Spain, Portugal fight fear of Irish contagion
Spain and Portugal took a pounding on the markets on Friday even as they rejected fears of a domino-like cascade spreading from Ireland's still-unfolding banking catastrophe.
Ireland's government faced the wrath of voters in the first by-election since the banking emergency forced it to fall into the arms of the European Union and International Monetary Fund.
Market pressure already is building on Spain, which has an economy twice the size of that of Ireland, Greece and Portugal combined, with investors shying away from its debt unless they receive an interest rate premium.
Managers of funds handling huge sums of savings invested to finance governments doubt that bailout schemes put in place when Greece was rescued seven months ago could cope with rescuing Spain.
They warn increasingly in analyst notes to clients that if the crisis takes down Portugal and then Spain, the eurozone and single currency would have to be radically restructured and that demands by Germany for big changes are at the centre of market turmoil.
The gap between the rate on safe-bet German 10-year bonds and comparable Spanish bonds leapt to a record 2.60 percentage points in morning trade, adding to Madrid's problems in raising cash.
A few months ago the gap was 1.70 percentage points.
Spanish Prime Minister Jose Luis Rodriguez Zapatero "absolutely" ruled out the prospect of Irish-style rescue for Spain, which has a jobless rate of 20 percent and zero economic growth in the third quarter.
"I am not delivering a message of confidence just because I want to but because of concrete facts," Zapatero said in an interview with Catalan radio RAC 1.
Spain's public debt was considerably lower than the European average, he argued.
European Union figures show public debt averaged 74.7 percent of gross domestic product for member states in 2009, hitting 78.1 percent in France and 73.4 percent in Germany.
But in Spain the public debt amounted only to 53.2 percent.
"Those who make short term bets against Spain will be making a mistake," Zapatero said, adding that there was "no scenario" under which a rescue of Spain could be envisioned.
The European Union also stepped in to quash a report that European states were not pressing Portugal to seek aid to finance its debt, criticising certain EU leaders for stirring panic.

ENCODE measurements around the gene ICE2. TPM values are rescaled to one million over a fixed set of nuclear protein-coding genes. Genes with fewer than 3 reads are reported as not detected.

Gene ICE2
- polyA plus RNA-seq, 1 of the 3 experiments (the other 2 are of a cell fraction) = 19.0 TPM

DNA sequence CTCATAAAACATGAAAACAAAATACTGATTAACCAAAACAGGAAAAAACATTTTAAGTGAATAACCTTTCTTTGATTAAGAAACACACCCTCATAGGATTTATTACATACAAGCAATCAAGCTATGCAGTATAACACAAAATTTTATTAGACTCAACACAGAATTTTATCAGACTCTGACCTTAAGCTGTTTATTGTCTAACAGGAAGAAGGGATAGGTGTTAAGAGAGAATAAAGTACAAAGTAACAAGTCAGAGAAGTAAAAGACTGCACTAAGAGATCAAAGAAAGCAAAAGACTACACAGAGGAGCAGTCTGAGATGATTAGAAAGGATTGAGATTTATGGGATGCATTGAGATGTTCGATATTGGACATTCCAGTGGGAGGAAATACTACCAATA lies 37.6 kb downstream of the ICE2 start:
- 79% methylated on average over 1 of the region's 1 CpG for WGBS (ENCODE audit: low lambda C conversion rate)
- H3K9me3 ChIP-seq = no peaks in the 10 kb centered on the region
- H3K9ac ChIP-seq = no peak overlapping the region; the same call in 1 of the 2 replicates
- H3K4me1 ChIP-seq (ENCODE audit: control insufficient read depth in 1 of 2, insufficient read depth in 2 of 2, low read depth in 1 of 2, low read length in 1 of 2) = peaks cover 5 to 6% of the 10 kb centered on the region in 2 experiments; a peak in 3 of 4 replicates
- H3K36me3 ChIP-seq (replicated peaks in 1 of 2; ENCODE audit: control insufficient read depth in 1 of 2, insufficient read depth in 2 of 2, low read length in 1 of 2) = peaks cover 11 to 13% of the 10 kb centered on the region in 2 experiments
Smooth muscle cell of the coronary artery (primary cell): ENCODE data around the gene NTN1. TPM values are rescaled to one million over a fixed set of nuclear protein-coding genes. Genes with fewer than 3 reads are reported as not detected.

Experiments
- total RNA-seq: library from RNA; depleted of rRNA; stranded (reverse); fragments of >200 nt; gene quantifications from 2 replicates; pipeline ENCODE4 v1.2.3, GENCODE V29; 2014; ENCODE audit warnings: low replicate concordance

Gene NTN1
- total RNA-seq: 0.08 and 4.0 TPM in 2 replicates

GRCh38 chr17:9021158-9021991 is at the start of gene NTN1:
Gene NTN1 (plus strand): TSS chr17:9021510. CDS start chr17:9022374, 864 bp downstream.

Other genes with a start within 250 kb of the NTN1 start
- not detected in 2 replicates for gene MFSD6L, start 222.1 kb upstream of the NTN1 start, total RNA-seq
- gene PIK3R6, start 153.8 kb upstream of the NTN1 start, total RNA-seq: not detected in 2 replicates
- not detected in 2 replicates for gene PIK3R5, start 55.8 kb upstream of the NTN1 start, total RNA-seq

"No reference to an aid plan for this country has been asked for and none has been suggested," European Commission President Jose Manuel Barroso told reporters in Paris.
The Financial Times Deutschland reported that the European Central Bank and some eurozone countries were pressing Lisbon to tap the European Union's 500-billion-euro (664-billion-dollar) bail-out fund.
Lisbon rejected the report as totally false and Berlin stressed that there was no such pressure, although the Portuguese finance minister hinted that there was such talk in the background. The markets were clearly not soothed.
The 10-year bond rate for Portugal rose to a record high level of 7.121 percent and the gap between Portuguese and German bonds climbed to a near-record 4.54 percentage points.
Analysts warned any rescue for Spain could have vast consequences.
A former head of the German council of economic experts, Juergen Donges, told the Spanish daily El Economista that Spain's economy was nine times the size of Ireland's.
"If according to some calculations Ireland needs 80 billion (euros) then Spain would need 800 billion," Donges said.
"The European Financial Stability Fund does not have that much money so you would need either to give the plan more resources, which is not the solution, or tell Spain to fix things as best it can, which is not a remedy either," he added.
Negotiations on an international bailout for Ireland were expected to wrap up on Sunday, according to diplomatic sources in Brussels.
As polls closed in a by-election for the seat of County Donegal in northwest Ireland Thursday, Prime Minister Brian Cowen's Fianna Fail party was widely expected to lose its seat to the nationalist Sinn Fein party.
If they did lose the seat it would cut the coalition government's majority to just two seats.
Having built up a deficit equivalent to 32 percent of gross domestic product this year, Ireland is in talks to borrow about 85 billion euros (114 billion dollars) from the EU and IMF.
© 2010 AFP